Even if the Pels don't swing that big, though, this could still be an active trade season. If they target present upgrades, that could put Lonzo Ball (a restricted-free-agent-to-be) and Jaxson Hayes (blocked by Steven Adams through 2023) on the chopping block. If they focus on the future, they might instead shop Eric Bledsoe or JJ Redick for more picks and prospects to throw on the pile.
New York Knicks
The New York Knicks should be within arm's reach of all blockbuster trade talks in the near future.
Now, the 'Bockers don't have to pull off the swap themselves, though they are perpetually searching for a star. While they've been more measured in their spending of late and are laying a long-term foundation with prospects and draft picks, the hiring of Tom Thibodeau as head coach showed the desire to compete is omnipresent.
The way Thibs sees it—and NBA history proves it—New York isn't challenging for something of substance without an elite.
"I think it's critical [to get a star]," Thibodeau said, per Marc Berman of the New York Post. "... Sometimes you have to do it through trades, sometimes it's free agency. But I think you have to be very aggressive in seeking out those opportunities."
The Knicks should be cautious about sacrificing real assets for instant gratification. But if a buying opportunity arises for a true centerpiece, they might have the youth, flexibility and draft assets to get a deal done. If a big name hits the market, expect at least an exploratory phone call from Gotham.
Where New York seems destined for deadline activity, though, is in the unloading of plug-and-play veterans. Need bench scoring? The Knicks should have Alec Burks and Austin Rivers at the ready. Seeking a defensive anchor? Nerlens Noel is as disruptive as they come. In the market for shooting? Reggie Bullock can scratch that itch.
All of these players could be avenues to more draft picks, which in turn could pave the road to a superstar acquisition down the line.
Bradley Beal is ready to lead a winner. The Washington Wizards aren't ready to follow.
There were fleeting hopes the franchise might recover from a rough two-year run thanks to an offseason that delivered both Russell Westbrook and Deni Avdija. Those have all been basically obliterated after just 11 games.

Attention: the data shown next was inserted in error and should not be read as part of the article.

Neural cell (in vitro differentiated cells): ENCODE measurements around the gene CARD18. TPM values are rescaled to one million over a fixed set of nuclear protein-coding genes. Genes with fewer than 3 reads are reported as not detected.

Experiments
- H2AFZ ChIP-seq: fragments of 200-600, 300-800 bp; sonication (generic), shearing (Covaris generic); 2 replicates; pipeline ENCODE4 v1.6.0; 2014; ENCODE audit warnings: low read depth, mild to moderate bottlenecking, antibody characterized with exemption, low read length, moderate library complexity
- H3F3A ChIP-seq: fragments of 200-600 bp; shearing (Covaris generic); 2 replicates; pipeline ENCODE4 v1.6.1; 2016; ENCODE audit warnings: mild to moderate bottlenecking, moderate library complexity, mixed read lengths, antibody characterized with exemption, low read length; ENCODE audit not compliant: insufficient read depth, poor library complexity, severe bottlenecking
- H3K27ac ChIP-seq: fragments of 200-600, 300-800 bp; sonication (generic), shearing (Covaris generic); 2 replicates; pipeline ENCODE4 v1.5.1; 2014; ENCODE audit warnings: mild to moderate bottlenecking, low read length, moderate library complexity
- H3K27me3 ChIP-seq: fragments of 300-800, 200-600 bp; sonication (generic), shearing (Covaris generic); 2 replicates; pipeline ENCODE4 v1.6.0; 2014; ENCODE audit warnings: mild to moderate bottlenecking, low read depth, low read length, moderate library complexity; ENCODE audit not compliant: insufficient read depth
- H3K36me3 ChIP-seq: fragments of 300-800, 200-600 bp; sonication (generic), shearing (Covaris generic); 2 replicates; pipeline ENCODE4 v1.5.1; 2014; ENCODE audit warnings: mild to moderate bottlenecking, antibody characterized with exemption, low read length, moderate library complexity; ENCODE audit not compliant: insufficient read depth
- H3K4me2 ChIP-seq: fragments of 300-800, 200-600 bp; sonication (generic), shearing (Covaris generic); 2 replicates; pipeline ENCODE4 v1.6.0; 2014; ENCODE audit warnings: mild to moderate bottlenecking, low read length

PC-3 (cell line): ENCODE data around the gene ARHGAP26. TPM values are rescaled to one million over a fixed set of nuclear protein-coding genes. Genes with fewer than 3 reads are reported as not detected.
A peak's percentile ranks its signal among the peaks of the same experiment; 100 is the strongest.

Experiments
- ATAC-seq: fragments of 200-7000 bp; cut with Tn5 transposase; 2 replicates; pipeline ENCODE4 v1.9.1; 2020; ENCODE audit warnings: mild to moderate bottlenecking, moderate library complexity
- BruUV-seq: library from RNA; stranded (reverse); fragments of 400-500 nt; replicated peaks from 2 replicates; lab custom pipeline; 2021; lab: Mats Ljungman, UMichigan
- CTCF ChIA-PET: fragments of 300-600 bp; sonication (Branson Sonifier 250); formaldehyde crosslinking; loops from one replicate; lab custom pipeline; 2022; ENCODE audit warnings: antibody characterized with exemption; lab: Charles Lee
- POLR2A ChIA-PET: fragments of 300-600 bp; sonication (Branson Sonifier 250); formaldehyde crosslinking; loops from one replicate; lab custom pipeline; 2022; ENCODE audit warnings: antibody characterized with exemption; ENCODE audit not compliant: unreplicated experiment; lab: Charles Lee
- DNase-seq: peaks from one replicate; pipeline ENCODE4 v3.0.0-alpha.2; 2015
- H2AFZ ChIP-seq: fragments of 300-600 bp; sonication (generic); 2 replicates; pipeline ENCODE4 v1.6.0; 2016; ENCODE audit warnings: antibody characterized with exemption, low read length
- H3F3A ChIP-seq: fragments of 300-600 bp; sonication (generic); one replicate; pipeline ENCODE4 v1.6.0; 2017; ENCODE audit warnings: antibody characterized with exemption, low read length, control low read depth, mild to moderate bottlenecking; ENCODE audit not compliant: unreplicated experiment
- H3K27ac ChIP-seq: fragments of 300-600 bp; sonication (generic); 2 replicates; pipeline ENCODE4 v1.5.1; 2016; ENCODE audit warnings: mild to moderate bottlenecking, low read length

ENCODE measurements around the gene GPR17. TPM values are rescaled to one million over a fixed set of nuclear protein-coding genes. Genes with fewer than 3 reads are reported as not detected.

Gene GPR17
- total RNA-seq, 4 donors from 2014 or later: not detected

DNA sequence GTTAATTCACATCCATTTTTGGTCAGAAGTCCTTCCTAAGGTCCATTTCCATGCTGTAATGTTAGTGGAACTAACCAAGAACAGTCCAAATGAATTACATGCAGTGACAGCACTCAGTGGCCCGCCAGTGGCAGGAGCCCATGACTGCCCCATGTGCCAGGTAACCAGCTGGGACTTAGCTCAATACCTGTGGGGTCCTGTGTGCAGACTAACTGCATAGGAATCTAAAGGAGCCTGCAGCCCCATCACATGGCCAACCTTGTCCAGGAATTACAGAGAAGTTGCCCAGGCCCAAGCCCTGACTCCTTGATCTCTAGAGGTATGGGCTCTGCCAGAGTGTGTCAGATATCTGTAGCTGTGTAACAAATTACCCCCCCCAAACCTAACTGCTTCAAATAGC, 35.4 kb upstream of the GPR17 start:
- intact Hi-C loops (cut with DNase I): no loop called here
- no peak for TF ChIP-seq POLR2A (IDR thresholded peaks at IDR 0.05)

Washington has just three wins on the docket, and that doesn't include the game in which Beal popped for a career-best 60 points or when he had another 41 two nights later. Westbrook has been brutally inefficient (44.9 true shooting percentage, which would be third-worst of the three-point era among players taking 15-plus shots). The defense, as Beal put it, "can't guard a parked car."
Oh yeah, and the Wizards are out a future first-rounder thanks to the Westbrook deal. It's all a downer in the District.
But Washington can reshape its long-term forecast by letting go of Beal at the deadline. Given his age (27), salary ($28.8 million this season, $33.7 million the next) and versatile skill set that could adapt to almost any situation, it's possible his trade value would surpass that of James Harden. In other words, the Wizards should make an absolute killing in the exchange.
And given the state of their roster, they need it.
But why stop with Beal? Surely, there's a contender out there who'd give up a draft pick (or more) for Robin Lopez or Ish Smith. Raul Neto might have a growing fan base in rival front offices. And if the Wizards won't heavily invest in the development of Troy Brown Jr. or Isaac Bonga, they might as well seek out someone who will.
Washington has no direction as a franchise right now. An active trade season would establish a clear one.
Zach Buckley covers the NBA for Bleacher Report. Follow him on Twitter, @ZachBuckleyNBA.